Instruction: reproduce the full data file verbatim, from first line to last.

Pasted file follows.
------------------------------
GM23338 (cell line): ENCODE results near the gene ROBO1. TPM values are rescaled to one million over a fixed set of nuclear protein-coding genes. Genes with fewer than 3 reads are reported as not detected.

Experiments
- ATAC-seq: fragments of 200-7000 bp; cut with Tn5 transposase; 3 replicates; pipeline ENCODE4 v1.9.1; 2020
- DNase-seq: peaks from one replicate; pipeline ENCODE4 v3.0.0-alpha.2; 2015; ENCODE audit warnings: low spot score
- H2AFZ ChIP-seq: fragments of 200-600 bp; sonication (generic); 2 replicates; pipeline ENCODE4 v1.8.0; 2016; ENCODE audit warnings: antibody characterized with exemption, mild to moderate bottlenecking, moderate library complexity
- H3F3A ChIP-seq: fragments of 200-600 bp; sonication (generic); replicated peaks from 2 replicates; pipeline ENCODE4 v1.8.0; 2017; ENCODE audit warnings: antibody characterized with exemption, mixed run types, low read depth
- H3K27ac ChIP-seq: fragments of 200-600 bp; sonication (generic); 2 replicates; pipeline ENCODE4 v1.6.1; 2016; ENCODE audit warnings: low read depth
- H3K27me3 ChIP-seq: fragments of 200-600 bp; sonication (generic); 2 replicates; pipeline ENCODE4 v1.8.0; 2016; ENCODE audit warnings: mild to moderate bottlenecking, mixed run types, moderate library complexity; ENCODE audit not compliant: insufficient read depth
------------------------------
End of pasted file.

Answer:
GM23338 (cell line): ENCODE results near the gene ROBO1. TPM values are rescaled to one million over a fixed set of nuclear protein-coding genes. Genes with fewer than 3 reads are reported as not detected.

Experiments
- ATAC-seq: fragments of 200-7000 bp; cut with Tn5 transposase; 3 replicates; pipeline ENCODE4 v1.9.1; 2020
- DNase-seq: peaks from one replicate; pipeline ENCODE4 v3.0.0-alpha.2; 2015; ENCODE audit warnings: low spot score
- H2AFZ ChIP-seq: fragments of 200-600 bp; sonication (generic); 2 replicates; pipeline ENCODE4 v1.8.0; 2016; ENCODE audit warnings: antibody characterized with exemption, mild to moderate bottlenecking, moderate library complexity
- H3F3A ChIP-seq: fragments of 200-600 bp; sonication (generic); replicated peaks from 2 replicates; pipeline ENCODE4 v1.8.0; 2017; ENCODE audit warnings: antibody characterized with exemption, mixed run types, low read depth
- H3K27ac ChIP-seq: fragments of 200-600 bp; sonication (generic); 2 replicates; pipeline ENCODE4 v1.6.1; 2016; ENCODE audit warnings: low read depth
- H3K27me3 ChIP-seq: fragments of 200-600 bp; sonication (generic); 2 replicates; pipeline ENCODE4 v1.8.0; 2016; ENCODE audit warnings: mild to moderate bottlenecking, mixed run types, moderate library complexity; ENCODE audit not compliant: insufficient read depth